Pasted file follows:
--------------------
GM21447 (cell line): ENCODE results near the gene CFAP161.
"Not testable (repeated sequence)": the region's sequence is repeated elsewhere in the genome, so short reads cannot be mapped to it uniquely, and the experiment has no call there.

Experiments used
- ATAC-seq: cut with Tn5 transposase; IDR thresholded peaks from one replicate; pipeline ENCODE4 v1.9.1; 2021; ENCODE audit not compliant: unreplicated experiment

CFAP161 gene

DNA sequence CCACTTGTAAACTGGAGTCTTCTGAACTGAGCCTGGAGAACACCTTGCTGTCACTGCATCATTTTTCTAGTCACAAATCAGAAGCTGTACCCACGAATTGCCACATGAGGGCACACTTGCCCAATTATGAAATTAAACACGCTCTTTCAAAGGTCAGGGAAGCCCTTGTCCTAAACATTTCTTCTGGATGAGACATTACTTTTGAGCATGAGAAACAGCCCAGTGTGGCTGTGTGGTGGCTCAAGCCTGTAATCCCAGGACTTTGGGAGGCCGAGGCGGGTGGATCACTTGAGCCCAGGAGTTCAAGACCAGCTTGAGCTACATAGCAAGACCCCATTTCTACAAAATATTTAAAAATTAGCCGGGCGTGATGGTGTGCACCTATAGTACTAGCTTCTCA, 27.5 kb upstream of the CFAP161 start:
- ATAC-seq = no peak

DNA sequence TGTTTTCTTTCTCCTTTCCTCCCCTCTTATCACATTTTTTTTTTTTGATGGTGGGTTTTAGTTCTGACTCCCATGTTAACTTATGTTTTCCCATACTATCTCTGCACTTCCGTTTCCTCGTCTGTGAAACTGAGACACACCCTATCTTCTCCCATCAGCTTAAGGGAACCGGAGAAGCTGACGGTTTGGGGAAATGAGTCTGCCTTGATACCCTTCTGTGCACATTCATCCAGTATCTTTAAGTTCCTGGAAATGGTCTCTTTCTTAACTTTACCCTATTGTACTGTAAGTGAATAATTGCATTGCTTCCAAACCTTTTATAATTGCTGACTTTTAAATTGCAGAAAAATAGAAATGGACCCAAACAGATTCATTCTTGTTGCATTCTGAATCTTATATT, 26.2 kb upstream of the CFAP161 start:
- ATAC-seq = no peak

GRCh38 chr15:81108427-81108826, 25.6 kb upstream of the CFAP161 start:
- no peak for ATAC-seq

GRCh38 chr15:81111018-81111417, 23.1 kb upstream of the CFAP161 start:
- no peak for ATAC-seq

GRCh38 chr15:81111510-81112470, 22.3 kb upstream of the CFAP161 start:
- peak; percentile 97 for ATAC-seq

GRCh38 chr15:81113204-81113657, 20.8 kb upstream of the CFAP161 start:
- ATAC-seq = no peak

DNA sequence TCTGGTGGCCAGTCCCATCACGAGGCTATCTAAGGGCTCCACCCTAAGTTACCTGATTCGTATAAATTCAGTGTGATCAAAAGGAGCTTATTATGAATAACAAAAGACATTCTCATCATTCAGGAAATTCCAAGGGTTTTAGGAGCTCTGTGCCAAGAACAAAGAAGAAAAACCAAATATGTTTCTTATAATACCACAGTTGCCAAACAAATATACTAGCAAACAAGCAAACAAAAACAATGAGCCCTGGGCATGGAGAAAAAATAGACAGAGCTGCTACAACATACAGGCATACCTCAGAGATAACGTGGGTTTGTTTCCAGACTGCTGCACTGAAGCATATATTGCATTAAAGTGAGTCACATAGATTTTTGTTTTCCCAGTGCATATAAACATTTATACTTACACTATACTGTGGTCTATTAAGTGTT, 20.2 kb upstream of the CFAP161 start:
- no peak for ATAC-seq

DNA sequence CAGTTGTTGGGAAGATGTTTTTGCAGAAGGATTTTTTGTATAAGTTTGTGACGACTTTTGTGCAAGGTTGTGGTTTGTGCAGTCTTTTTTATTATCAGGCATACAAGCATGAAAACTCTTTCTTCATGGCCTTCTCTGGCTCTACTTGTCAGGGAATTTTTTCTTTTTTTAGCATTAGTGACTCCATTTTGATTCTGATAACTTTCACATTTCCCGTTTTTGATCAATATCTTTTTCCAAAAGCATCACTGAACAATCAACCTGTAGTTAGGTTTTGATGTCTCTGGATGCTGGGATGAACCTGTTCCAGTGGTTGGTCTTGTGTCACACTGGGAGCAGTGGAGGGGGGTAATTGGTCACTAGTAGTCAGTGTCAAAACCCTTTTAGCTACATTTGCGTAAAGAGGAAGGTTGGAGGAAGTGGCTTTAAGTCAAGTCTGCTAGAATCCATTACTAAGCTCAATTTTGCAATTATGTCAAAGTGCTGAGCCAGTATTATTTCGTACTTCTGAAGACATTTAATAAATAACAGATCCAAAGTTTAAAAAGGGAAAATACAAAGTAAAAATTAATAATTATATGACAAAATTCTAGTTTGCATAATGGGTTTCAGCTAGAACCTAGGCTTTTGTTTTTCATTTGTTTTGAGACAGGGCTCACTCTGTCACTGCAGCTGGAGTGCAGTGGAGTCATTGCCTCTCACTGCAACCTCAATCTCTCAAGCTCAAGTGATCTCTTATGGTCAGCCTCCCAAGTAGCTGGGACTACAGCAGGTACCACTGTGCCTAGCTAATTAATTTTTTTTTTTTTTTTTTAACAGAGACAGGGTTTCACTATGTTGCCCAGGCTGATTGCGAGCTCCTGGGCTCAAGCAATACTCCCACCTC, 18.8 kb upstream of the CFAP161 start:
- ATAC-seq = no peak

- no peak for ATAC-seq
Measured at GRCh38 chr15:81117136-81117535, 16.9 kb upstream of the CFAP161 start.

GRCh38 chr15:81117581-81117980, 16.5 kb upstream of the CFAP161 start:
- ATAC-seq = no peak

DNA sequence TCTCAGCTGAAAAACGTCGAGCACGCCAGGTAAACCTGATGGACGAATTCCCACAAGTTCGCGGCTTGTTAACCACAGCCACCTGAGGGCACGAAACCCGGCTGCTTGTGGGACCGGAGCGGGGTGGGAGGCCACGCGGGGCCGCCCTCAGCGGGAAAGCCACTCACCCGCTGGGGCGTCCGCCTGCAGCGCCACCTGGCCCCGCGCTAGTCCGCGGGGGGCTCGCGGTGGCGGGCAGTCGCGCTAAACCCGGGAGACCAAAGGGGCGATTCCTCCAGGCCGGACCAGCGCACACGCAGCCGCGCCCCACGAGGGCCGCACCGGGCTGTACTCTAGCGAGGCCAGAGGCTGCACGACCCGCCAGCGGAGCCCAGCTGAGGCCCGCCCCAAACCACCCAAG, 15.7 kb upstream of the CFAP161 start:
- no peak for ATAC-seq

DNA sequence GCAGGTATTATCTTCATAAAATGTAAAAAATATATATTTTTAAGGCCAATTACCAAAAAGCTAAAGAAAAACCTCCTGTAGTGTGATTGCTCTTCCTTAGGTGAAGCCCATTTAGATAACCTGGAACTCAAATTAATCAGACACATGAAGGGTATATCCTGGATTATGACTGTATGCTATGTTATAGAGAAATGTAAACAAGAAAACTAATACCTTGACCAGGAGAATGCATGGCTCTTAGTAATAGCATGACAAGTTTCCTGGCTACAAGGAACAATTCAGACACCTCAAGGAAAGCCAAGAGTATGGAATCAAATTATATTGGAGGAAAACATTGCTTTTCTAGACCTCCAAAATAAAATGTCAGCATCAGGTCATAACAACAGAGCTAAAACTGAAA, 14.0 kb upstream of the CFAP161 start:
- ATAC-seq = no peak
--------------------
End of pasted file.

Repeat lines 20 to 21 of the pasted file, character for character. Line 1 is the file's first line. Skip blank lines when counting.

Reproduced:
DNA sequence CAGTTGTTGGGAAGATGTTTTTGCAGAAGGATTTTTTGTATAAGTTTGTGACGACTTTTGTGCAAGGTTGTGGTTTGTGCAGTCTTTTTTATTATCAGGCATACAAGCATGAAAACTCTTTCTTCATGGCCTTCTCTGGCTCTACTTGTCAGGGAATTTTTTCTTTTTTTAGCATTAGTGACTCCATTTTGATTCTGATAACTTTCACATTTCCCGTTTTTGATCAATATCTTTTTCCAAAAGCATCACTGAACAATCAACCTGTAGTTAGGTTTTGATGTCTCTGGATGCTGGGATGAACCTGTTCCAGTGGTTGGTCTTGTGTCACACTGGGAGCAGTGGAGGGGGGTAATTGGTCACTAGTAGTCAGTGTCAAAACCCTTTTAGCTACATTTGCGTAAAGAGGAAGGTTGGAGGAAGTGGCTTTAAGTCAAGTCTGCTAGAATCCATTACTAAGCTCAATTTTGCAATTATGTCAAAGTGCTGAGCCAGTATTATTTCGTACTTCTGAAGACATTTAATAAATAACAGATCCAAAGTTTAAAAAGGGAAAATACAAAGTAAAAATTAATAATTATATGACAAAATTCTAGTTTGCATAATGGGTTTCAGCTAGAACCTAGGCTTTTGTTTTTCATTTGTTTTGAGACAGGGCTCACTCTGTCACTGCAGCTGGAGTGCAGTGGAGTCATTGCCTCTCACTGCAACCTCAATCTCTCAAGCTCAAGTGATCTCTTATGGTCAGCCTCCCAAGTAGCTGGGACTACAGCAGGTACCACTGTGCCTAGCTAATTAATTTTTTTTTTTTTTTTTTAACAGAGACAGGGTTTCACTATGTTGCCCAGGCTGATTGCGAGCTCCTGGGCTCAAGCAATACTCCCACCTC, 18.8 kb upstream of the CFAP161 start:
- ATAC-seq = no peak